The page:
CEOCFO: Is the science relatively easy to understand for the medical people?

Dr. Dewji: Yes, the science is easy to follow. What we have shown is that Cenna’s peptides bind the amyloid precursor protein and we have shown that A-Beta is reduced following that binding. Further detailed mechanisms at the molecular level following the binding of the peptide to the precursor and A-Beta being reduced are being studied. Those are things that are going to be sorted out in time. Cenna’s drug, we hope, will stop Alzheimer’s disease in its tracks and if taken early enough, will prevent the onset of the disease.


CEOCFO: What are the next steps for Cenna?

Dr. Dewji: What we are doing now is to complete the preclinical studies. We are about a year to IND. We function entirely on NIH money - so far we have had no investor money at all. We have been able to get this far entirely on money from the NIH and small amounts from the founders, myself and my partner, Professor S. Jonathan Singer Ph.D. from UCSD. We were both professors at UCSD when we started this work. We should be able to complete the toxicology studies within a year. We will then get permission from the FDA to start Phase 1 clinical trials.


CEOCFO: How do you handle the frustration with the length of time to get moving?

Dr. Dewji: I think it is the passion that I have. I have been working on Alzheimer’s disease since 1986 - that is when George G. Glenner first discovered that A-Beta was involved in Alzheimer’s disease! I need to see a therapy for this terrible disease. You keep going just like with everything else. We are at actually a very happy stage right now. After all these years we have something that looks so promising.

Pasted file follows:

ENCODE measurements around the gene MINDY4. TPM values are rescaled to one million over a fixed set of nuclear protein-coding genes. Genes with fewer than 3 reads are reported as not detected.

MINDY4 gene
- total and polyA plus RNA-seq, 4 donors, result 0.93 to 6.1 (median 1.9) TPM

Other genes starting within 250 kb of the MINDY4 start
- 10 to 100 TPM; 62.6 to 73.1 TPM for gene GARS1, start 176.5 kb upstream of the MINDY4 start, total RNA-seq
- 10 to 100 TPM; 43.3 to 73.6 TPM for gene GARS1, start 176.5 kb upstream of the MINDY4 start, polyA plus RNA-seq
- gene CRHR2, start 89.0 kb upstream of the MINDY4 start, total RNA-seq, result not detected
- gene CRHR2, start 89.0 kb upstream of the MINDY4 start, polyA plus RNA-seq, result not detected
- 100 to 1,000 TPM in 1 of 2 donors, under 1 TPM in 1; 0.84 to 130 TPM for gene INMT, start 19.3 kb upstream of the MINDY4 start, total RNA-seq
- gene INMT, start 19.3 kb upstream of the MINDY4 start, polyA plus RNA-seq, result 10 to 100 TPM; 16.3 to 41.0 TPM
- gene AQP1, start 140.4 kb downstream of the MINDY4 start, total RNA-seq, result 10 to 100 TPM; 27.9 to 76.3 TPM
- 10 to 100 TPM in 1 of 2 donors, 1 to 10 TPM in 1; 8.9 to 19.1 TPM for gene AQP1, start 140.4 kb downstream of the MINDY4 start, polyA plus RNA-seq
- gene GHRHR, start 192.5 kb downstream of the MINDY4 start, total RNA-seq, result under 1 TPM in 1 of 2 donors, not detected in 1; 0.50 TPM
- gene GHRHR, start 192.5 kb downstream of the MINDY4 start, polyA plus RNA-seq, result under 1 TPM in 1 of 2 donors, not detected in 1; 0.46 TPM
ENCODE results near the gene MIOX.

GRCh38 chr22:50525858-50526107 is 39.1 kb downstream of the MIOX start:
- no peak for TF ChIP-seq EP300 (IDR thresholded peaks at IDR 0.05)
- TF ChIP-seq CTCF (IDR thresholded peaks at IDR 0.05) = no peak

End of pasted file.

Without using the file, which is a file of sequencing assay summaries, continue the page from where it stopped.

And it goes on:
CEOCFO: Why is Cenna Biosciences important and why pay attention to the company right now?

Dr. Dewji: We have the only technology which can reduce A-Beta substantially and specifically without targeting the secretases, that can potentially produce a disease modifying drug for Alzheimer’s disease. Not only would our drug be useful for all stages of Alzheimer’s disease, it would essentially arrest the disease at whatever stage, because it would stop the further production of A-Beta. One of the reasons why all the Alzheimer’s therapies have failed so far in clinical trials is that they have been given too late in the game. Our approach is the earliest, to intervene even before A-Beta is produced. Our target to stop the disease in its tracks, but also to give the drug to people before the symptoms are apparent. It takes as many as twenty years of A-Beta deposition and subsequent events in the brain before symptoms appear. With this technology you really have the opportunity of intervening before people get dementia and to stop the disease in its tracks. Another reason is that Alzheimer’s is a huge market, which should be of interest to the investor community. The cost of Alzheimer’s disease is about $200 billion a year right now and this market is expected to grow at about 19% a year. So I think people need to pay attention to us.



“Cenna’s drug, we hope, will stop Alzheimer’s disease in its tracks and if taken early enough, will prevent the onset of the disease.”- Dr. Nazneen Dewji


Cenna Biosciences, Inc.



Nazneen N. Dewji, Ph.D.

(858) 456-0821

Cenna Biosciences, Inc.